Sections

Weather Forecast

Close

Commentary: More Norwegian sweaters leads to happiness

The United Nations has just issued a report naming Norway the happiest country in the world — for now. A year ago, Denmark was in first place. The United States dropped from 13th place to 14th. First, we'll review the facts, then a bit of analysis is in order.

The top 10 happiest countries are Norway, Denmark, Iceland, Switzerland, Finland, Netherlands, Canada, New Zealand, Australia and Sweden. All but New Zealand and Australia are cold climate countries. One of Norway's big boosts comes from oil. Because of oil, Norway has a per-person annual income of $100,000, nearly double that of the U.S.

The rankings are based on six factors: per capita gross domestic product, healthy life expectancy, freedom, generosity, social support and absence of corruption in government or business.

In spite of the listing of factors, there is no science in measuring happiness. So what's the non-scientific basis for America slipping to 14th place? What's the inside scoop? What do we need more of?

During the past year, Bernie Sanders clearly pointed out that the top 1 percent in America are doing better than ever and should be very happy. But nobody surveyed the top 1 percent apparently and their happiness didn't count in the final analysis.

As it turns out, political analysis had nothing to do with the American happiness, so don't go blaming Barack Obama, Donald Trump or Bernie Sanders.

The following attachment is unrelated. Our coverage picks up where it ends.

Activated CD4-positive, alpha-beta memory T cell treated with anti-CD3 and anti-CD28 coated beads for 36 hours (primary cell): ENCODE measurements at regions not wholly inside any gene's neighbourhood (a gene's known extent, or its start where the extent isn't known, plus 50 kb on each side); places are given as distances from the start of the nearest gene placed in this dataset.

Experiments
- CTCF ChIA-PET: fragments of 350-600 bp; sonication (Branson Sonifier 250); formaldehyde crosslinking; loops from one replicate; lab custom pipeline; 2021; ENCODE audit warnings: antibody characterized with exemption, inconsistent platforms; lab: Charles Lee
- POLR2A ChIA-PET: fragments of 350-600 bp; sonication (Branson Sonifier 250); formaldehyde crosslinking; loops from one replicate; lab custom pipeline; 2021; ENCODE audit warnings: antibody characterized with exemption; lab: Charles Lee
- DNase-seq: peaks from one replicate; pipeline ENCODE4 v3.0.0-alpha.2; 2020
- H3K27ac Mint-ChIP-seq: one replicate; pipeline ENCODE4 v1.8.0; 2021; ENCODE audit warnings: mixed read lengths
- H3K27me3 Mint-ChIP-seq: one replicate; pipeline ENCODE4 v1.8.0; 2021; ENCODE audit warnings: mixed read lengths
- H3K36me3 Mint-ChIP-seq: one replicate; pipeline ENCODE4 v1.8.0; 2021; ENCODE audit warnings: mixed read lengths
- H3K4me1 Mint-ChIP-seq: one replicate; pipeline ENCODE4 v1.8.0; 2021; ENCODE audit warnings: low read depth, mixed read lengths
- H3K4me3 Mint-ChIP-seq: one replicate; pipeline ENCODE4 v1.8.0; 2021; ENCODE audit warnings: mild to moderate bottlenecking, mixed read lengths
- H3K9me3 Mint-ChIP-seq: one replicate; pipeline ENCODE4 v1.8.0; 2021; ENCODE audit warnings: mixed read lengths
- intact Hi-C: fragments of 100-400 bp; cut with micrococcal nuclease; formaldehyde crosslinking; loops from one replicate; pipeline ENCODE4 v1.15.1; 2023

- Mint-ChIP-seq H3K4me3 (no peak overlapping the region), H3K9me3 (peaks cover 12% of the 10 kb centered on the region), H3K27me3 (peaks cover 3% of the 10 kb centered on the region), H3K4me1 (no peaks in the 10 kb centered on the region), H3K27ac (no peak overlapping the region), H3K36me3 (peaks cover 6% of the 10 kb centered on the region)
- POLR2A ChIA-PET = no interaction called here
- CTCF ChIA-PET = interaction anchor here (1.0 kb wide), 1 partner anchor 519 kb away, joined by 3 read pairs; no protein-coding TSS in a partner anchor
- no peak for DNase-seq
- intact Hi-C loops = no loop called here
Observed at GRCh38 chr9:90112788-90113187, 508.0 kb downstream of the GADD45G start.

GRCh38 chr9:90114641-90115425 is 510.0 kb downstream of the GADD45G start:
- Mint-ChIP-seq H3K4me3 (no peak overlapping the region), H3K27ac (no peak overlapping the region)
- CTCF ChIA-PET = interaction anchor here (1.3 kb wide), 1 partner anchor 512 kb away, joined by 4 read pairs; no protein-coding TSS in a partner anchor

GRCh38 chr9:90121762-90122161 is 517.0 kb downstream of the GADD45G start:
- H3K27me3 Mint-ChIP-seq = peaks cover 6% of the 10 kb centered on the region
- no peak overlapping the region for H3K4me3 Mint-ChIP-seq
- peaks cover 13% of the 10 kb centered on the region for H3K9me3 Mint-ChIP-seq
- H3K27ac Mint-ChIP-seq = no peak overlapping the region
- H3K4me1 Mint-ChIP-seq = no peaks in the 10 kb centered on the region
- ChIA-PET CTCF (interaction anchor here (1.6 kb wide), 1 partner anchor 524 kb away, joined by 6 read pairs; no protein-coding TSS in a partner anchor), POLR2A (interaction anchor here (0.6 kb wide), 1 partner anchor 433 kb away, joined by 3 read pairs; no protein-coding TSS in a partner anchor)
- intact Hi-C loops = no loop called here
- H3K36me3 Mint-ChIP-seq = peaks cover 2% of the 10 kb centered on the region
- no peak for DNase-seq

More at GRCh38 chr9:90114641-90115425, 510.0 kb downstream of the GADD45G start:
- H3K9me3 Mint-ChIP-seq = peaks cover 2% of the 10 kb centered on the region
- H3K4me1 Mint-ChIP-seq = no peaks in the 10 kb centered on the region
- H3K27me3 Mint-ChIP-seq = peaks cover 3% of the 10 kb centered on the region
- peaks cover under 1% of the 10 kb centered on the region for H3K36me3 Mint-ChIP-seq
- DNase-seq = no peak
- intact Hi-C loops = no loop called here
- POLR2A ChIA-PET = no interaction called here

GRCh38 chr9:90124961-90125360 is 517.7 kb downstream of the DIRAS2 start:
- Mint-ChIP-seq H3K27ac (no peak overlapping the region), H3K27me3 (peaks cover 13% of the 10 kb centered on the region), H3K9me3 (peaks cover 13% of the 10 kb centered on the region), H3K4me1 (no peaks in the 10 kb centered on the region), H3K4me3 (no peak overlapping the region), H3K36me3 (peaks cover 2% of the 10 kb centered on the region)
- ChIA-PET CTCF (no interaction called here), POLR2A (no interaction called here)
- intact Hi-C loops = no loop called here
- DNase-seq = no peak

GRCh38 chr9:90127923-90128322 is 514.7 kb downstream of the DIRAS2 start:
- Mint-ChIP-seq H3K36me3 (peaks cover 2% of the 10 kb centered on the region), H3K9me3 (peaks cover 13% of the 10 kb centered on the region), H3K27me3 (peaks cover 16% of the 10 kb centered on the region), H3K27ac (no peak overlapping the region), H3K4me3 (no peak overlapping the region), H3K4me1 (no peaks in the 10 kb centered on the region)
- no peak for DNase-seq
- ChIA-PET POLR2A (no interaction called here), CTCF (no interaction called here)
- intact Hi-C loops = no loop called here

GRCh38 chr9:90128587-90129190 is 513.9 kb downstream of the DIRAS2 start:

The answer is much simpler than politics and me and my sister Marjo (yes, that's her real name) both saw the light, one week apart last December.

In December, Eartha and I went to Concordia College in Moorhead for the annual Christmas concert of the fabulous and famous Concordia Choir. We got there about 45 minutes early and watched as the auditorium slowly filled with families, fans and holiday celebrators. I detected a pattern developing. Finally, I poked Eartha and said "look at all the Norwegian sweaters coming into this place." The Red River Valley is filled with Norwegians. She looked around and agreed. I'm not Norwegian myself, but I was wearing a phony Norwegian sweater (made in the U.S.A.) myself. The concert was wonderful and inspiring and the crowd was happy.

A week later, the Concordia Choir took their act on the road and performed the same concert in Minneapolis. My sister, Marjo, and her husband Jerry have a granddaughter in that choir so Marjo and Jerry were at that concert. I was talking to Marjo on the phone about the concert a few days later and she commented to me that she noticed a huge number of Norwegian sweaters in the crowd, including the one she was wearing. This is a true story. You can ask Eartha, Marjo, Jerry or our friend Anne who was at the same concert we attended wearing a genuine Norwegian sweater made in Norway. And of course, the concert in Minneapolis was wonderful and inspiring and the crowd was happy.

That about sums it up: Norway is the happiest country in the world not because of oil money, the midnight sun, lutefisk, lefsa, krumkake or rommegrot, but because of the happiness of Norwegian sweaters — no matter where they're made. Happiness is a warm Norwegian sweater. We need more of them in America. If you don't believe me, ask the Sons of Norway.

Advertisement